Advice

I’m Pretty Sure My Teen Hates Me – Expert Explains 9 Reasons Why It May Feel Like This

This may sound so cliché, but it seems that when raising children, just as you’re finally figuring out the ins and outs of a phase, a new one suddenly pops up and upends your life.

The teenage years are a perfect example of this. 

Many parents fear the teen years and rightfully so. I mean, we were all teenagers at one point and know there are many social, environmental, and biological factors that can affect and influence the teenage years.

This knowledge, however, doesn’t take away the fact that when you’re in the thick of it you may think, “I’m pretty sure my teen hates me.” This can be so disheartening as a parent but, trust us, it’s something every parent of teens (and tweens even) has thought at some stage.

Help! My teen hates me!

Thankfully, Chris Morgan of Roller Coaster Years and a father of two teenagers who has been teaching teens for over twenty years helps us understand why we may feel our teens hate us and what we can do to fix the issues.

IMPORTANT NOTE: Your teen doesn’t actually hate you. Even if they say “I hate you.” They just may act like this but deep down, they don’t. Have a read of this teenage letter which shares some beautiful insight into the teen mind. 

My Teen Hates Me - Tips on what to do
Source: Adobestock

Moving on, here are a few reasons Chris identifies as to why your teen may ACT like they hate you or why it may seem like they hate you.


1. They feel like they never win with you

We’re not talking about sports here. We’re talking about the power game between parent and child. While it is understandable we often say “no” to our children because we do not want to raise spoiled, entitled humans, giving them a win every now and then may not be a bad idea.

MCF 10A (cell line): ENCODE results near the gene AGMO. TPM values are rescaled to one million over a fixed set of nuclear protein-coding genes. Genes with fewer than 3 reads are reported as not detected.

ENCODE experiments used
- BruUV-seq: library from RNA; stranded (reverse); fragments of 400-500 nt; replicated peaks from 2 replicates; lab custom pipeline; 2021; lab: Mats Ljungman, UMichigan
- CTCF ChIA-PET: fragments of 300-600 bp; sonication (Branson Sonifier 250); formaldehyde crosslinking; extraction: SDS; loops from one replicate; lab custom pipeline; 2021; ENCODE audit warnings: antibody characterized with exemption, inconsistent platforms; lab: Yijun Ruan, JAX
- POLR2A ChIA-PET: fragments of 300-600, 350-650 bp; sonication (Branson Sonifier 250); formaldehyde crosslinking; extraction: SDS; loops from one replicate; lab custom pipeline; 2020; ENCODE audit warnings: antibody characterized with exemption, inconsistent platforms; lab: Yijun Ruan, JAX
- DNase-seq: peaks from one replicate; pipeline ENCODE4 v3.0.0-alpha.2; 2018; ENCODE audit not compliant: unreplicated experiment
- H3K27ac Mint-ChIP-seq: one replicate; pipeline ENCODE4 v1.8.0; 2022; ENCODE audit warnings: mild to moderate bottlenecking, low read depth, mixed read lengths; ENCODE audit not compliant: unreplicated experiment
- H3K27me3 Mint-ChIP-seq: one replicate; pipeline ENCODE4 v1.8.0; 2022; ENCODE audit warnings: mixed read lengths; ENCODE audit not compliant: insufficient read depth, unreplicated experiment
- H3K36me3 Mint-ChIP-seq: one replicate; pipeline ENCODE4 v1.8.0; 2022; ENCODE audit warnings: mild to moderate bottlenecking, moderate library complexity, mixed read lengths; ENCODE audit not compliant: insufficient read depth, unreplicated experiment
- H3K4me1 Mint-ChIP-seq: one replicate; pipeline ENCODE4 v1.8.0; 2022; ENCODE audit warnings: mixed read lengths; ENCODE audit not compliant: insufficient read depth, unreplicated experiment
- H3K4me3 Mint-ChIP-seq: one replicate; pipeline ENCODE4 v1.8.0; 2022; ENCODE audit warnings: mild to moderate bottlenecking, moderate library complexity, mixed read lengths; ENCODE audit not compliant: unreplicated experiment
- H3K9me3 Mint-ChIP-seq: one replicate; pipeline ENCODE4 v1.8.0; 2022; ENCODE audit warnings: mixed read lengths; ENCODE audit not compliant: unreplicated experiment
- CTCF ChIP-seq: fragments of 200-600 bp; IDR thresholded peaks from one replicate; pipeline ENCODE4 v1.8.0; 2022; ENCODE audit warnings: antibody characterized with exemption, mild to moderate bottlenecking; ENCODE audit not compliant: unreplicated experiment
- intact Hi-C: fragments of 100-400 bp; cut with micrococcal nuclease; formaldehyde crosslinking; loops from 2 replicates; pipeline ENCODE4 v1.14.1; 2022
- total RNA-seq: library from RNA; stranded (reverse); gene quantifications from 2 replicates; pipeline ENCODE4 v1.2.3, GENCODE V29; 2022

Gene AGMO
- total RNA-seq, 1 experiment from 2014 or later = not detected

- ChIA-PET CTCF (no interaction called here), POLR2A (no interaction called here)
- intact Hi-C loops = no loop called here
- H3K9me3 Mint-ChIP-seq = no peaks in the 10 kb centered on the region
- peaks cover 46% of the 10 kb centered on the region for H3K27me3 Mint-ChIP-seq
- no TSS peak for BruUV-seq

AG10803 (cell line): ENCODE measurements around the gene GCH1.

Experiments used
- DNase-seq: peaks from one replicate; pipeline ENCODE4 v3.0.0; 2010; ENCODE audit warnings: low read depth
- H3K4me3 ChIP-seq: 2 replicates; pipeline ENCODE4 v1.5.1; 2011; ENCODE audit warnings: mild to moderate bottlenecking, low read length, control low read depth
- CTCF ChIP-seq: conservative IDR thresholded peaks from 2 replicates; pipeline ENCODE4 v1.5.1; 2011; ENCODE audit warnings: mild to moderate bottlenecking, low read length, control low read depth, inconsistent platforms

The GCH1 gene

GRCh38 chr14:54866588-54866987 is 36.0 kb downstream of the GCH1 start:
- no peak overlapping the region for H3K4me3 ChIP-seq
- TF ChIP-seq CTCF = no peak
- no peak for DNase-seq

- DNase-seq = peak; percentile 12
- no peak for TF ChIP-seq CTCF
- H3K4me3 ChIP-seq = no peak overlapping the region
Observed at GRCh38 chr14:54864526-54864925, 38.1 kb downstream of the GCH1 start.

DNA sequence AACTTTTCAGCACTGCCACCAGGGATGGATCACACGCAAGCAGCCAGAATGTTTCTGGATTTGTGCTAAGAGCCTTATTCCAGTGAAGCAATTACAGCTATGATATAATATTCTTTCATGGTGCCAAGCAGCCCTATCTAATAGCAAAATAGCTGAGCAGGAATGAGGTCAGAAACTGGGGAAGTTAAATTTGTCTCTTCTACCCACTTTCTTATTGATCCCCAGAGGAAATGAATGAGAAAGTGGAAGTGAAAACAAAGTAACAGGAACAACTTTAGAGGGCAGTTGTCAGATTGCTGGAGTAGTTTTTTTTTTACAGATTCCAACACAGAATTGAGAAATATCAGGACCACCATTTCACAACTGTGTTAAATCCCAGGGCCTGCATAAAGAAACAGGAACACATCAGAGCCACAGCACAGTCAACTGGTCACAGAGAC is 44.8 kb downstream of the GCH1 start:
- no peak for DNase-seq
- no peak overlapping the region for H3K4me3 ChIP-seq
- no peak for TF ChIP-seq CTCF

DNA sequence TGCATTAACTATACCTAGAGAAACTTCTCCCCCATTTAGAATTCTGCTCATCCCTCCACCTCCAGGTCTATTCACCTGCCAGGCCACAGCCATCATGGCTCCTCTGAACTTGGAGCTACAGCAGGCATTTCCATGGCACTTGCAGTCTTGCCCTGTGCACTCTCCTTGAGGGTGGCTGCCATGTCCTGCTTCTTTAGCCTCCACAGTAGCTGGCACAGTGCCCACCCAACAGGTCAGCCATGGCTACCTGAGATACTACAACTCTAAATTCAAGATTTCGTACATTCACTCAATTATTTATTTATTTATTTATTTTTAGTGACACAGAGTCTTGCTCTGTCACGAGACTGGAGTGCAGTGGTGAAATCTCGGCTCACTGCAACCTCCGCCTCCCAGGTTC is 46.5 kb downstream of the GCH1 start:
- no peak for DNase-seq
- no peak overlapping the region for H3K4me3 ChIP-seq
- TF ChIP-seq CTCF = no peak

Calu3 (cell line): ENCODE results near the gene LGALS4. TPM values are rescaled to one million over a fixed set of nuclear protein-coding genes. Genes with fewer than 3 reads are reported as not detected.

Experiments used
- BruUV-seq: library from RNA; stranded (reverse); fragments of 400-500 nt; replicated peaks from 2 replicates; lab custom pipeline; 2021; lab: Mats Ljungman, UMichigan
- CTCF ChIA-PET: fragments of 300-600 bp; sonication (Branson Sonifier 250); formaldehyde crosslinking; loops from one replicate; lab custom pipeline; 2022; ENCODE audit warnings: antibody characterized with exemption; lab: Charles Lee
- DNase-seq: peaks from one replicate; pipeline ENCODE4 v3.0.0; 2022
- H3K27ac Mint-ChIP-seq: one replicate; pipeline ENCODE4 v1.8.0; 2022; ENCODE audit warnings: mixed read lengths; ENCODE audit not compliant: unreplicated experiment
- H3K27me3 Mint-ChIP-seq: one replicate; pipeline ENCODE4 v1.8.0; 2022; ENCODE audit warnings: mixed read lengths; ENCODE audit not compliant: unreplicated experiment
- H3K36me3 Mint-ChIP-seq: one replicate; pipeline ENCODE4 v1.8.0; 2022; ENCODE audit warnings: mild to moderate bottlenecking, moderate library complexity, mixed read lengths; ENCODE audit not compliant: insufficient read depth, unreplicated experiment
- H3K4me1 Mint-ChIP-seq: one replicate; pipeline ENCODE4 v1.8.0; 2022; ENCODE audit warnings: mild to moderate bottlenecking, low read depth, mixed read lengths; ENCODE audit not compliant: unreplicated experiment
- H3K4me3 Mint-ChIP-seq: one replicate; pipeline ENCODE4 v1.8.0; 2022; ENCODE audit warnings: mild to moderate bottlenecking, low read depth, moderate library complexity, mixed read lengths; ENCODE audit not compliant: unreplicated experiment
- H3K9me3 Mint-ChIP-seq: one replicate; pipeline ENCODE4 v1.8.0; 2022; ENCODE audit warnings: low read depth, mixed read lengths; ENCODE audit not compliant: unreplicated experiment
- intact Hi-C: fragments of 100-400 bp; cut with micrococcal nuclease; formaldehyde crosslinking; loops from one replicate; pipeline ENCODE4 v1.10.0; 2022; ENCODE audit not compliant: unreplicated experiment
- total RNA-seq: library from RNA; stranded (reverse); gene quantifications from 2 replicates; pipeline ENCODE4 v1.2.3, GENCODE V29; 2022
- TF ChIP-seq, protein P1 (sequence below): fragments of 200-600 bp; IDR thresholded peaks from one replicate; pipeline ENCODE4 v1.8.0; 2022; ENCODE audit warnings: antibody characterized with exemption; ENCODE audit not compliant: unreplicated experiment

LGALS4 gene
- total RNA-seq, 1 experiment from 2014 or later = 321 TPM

Saying no all of the time may lead to many unnecessary power struggles, resulting in a combative attitude.

“When they ask for something, let them win sometimes. Let them get extra screen time, stay out later or sleepover. I’m not saying give them whatever they want. I am saying let them win sometimes. It’s easy to hate someone that always wins. It’s hard to hate someone that shows flexibility,” Chris explains.


2. They think you talk too much

When it comes to conversations with your teen, listen twice as much as you speak. Don’t take over your teen’s conversations, especially on those rare occasions when they’re actually opening up.

 If they start out talking and then get real quiet, it’s probably because you’ve hijacked the conversation. Teens hate this. If you listen more, they will talk more,” Chris shares. 


3. They think you’re too critical of them 

It’s easy to walk into your teen’s room and start the criticism but it’s important to take a step back and not do it. Always put a compliment before criticism and pick your battles with your teens. Constant nagging can get really old really quickly, not only resulting in eye rolls, but insecurity, anger and spite. 

Teen Hates Me
Source: Adobestock

4. They think you expect too much of them 

It’s completely understandable that you want your child to succeed, to be the best. But this puts so much pressure on our teens and just sets them up to feel like they’ve disappointed you. And then this leads to resentment.